In recent years, parks and memorials honoring veterans have been cropping up around the region. In Colman, a recently constructed memorial lies along SD-34. In Madison, the planned Veterans Honor Park will be along Washington Avenue.
Veterans have no simple or single answer when asked why these are important not only to them but also to the communities in which they are being constructed.
"I think it was long overdue," said Dan Fritz, who served in the U.S. Air Force from 1973-77 and whose dad was a Marine during World War II.
While Madison does have a veterans memorial in Memorial Park along N. Egan Avenue, it is small and honors only veterans from the Civil War through World War I.
With the honor park along a major thoroughfare, organizers hope to honor their comrades and veterans from other conflicts and to raise awareness.
"We want to honor past veterans, current veterans and future veterans," said Danny Frisby-Griffin, who served in the U.S. Air Force from 1983-2001.
For these men, who are on the planning committee for the Veterans Honor Park, these types of public spaces are important reminders that the men and women who serve in the Armed Forces make a difference.
"We need to realize that veterans are responsible for the freedoms we enjoy," said another committee member, Kim Verhey, who served in the U.S. Army from 1972-75 and in the S.D. Army National Guard from 1980-89.
Because the U.S. has not been involved in a conflict on American soil since the Civil War, this may be difficult for many to understand. However, when viewed in light of terrorist attacks, such as that on the World Trade Center in 2001, the way in which servicemen and women protect American freedoms becomes clearer.
"You have to be willing to root out the forces that are against our national interests," Frisby-Griffin said.
The honor park and other memorials acknowledge that those who serve do so because they are called. Servicemen and women do not choose the conflicts in which they will engage; those decisions are made by politicians, Fritz said.
"I think people are finally figuring out Vietnam vets were treated very poorly," he said.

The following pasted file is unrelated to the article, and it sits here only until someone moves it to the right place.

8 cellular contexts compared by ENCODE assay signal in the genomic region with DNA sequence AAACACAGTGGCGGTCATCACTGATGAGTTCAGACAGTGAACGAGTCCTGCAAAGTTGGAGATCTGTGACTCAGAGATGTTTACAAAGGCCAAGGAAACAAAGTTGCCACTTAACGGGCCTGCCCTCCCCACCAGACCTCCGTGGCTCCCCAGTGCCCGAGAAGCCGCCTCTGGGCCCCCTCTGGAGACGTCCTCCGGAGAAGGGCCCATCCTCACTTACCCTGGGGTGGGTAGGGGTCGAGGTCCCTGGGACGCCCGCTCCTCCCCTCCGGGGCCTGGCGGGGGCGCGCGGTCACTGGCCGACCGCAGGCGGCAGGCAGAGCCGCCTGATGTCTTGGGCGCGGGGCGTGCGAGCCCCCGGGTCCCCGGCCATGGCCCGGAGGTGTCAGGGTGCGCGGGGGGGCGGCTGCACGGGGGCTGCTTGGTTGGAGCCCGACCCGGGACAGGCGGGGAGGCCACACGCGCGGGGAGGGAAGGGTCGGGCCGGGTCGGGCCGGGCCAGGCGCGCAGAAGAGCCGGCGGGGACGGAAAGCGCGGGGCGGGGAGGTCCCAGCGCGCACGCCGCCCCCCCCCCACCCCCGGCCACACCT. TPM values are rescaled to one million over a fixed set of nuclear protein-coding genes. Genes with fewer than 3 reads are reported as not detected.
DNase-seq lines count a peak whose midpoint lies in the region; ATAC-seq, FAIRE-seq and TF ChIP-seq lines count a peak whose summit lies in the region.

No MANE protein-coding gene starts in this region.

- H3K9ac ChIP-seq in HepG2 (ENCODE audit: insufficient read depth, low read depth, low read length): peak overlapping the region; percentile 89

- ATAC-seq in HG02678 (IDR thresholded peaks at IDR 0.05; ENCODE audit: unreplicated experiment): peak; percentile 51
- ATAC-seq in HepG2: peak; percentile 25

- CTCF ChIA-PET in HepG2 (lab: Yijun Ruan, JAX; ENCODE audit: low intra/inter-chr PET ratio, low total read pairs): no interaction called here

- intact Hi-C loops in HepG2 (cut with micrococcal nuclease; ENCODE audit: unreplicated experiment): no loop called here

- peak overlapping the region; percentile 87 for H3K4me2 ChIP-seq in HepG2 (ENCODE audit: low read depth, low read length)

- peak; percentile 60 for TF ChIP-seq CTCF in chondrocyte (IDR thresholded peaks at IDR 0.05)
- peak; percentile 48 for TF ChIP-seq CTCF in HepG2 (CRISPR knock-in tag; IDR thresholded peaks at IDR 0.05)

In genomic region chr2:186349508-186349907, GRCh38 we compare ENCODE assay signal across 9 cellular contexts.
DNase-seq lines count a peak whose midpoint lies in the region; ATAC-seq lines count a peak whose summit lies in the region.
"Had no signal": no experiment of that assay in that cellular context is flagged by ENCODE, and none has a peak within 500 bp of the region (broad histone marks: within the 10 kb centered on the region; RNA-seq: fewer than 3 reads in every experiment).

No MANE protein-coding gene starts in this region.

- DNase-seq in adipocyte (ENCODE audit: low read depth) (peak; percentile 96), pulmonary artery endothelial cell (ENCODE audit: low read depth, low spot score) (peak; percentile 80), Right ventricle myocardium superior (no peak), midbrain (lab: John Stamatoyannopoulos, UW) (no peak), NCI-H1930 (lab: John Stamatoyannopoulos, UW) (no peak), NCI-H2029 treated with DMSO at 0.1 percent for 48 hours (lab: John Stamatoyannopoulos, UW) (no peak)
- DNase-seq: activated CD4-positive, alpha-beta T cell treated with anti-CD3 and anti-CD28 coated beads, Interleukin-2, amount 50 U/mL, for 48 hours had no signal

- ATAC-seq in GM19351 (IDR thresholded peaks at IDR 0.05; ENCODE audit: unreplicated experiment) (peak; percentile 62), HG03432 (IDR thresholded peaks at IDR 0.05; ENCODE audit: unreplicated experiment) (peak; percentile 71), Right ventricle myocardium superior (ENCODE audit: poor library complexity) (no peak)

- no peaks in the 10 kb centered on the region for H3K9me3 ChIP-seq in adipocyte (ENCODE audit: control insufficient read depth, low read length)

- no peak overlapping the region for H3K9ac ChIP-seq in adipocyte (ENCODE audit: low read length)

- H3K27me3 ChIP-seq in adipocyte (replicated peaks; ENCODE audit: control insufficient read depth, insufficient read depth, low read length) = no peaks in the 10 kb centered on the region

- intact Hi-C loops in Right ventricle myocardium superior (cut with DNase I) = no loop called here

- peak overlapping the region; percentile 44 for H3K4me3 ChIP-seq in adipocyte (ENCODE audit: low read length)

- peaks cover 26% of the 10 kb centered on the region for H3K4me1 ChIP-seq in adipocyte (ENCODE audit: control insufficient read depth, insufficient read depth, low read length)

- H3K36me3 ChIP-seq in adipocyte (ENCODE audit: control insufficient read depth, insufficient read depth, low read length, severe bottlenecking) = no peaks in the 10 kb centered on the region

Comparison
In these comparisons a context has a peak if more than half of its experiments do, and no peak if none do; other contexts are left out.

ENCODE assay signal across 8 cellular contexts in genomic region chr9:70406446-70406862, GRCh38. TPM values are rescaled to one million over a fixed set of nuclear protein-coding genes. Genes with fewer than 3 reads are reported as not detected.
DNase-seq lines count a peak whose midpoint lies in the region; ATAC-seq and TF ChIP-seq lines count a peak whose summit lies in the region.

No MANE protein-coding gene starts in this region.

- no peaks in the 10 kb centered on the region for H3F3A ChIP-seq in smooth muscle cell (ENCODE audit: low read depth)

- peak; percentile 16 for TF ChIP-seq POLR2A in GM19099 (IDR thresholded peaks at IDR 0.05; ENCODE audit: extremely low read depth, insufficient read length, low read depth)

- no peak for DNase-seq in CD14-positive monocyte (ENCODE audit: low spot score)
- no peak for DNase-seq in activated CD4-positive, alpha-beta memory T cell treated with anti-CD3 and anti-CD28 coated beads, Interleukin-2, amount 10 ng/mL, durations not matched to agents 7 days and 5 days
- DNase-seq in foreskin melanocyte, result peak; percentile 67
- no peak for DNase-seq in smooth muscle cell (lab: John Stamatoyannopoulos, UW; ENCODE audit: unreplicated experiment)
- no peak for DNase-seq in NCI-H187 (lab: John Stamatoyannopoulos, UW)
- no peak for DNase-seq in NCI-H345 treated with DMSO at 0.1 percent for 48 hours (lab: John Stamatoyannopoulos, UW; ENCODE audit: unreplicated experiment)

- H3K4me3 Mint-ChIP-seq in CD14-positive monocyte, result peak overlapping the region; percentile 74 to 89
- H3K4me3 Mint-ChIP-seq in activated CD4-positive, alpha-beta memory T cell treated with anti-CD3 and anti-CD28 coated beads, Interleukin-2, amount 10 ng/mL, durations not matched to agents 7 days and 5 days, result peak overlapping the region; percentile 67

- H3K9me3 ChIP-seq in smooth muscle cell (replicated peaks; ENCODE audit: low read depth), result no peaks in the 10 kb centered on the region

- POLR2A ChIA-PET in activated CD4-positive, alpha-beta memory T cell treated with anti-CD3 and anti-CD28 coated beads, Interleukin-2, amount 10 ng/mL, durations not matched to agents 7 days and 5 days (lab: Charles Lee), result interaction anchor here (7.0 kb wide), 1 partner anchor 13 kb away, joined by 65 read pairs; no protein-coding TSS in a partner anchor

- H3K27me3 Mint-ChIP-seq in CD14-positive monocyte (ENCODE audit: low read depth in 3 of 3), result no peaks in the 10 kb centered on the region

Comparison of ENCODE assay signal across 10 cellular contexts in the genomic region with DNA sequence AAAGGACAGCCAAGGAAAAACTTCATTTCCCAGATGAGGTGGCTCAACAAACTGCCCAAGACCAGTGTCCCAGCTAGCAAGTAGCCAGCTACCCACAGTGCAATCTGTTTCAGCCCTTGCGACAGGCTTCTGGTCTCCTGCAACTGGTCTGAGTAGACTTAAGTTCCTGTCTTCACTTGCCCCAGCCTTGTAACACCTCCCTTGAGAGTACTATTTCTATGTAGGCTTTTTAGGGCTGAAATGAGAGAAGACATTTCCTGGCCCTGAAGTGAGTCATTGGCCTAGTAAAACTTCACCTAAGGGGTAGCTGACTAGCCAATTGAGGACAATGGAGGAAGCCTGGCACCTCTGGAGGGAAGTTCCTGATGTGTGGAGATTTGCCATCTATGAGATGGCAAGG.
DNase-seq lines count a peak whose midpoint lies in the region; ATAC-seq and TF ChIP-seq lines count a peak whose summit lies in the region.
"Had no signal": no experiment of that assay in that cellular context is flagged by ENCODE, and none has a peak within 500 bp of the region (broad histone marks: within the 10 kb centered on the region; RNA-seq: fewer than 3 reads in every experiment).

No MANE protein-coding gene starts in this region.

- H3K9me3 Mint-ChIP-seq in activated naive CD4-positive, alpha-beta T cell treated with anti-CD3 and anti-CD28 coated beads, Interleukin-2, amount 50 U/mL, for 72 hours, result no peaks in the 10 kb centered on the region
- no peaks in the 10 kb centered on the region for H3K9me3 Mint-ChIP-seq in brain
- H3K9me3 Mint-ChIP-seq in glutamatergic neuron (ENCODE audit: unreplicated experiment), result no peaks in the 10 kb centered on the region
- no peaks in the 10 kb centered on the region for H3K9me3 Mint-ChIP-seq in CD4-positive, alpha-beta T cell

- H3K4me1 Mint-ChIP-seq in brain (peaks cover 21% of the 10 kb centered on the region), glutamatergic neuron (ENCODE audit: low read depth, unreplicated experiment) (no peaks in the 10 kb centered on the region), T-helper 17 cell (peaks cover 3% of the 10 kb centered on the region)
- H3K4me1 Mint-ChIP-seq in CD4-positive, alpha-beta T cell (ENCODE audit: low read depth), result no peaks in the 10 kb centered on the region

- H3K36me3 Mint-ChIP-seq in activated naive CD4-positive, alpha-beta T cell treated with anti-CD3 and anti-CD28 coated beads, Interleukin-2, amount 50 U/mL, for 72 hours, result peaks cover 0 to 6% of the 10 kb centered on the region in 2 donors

"All races consider each other as brothers in the military service," Verhey said. "There's no black and white. There's the guy who's got your back fighting alongside you."
This comradeship continues beyond the years of service. That bond is one reason members of the Ronald Westby VFW Post 2638 and the McKibbin-Mosher American Legion Post 25 joined forces to develop plans for the Veterans Honor Park and to raise funds.
"It's a way to recognize and remember our comrades. They do become our brothers and sisters," Frisby-Griffin said.
Indirectly, the honor park recognizes their families who serve along with them by enduring hardships, separations and anxiety, especially during deployments.
"The water heater only breaks when the serviceman is deployed," Frisby-Griffin said. While veterans service organizations do provide support when family members are deployed, noting the sacrifices of families is important, too.
For veterans, public spaces like the Veterans Honor Park provide an opportunity to reflect on the lives of those who have served, according to Fritz.
"It makes you wonder as you read the names. Who were they? What did they leave behind?" he said.
Similarly, they can be an educational tool, Frisby-Griffin said.
"You can take your kids and folks you mentor and tell them your story. You can teach them about service and honor," he noted.
According to the U.S. Census Bureau, 7.5% of all Americans have served in the armed forces. In South Dakota, 9.1% have served. With the conflict in Iraq and Afghanistan -- the longest in the nation's history -- many who are currently serving or who have served in recent years saw more than one deployment.
For this reason, the Veterans Honor Park and other memorials are important.
"We want the Madison community and people who visit Madison to say, `Holy smokes! This community cares'," Frisby-Griffin said.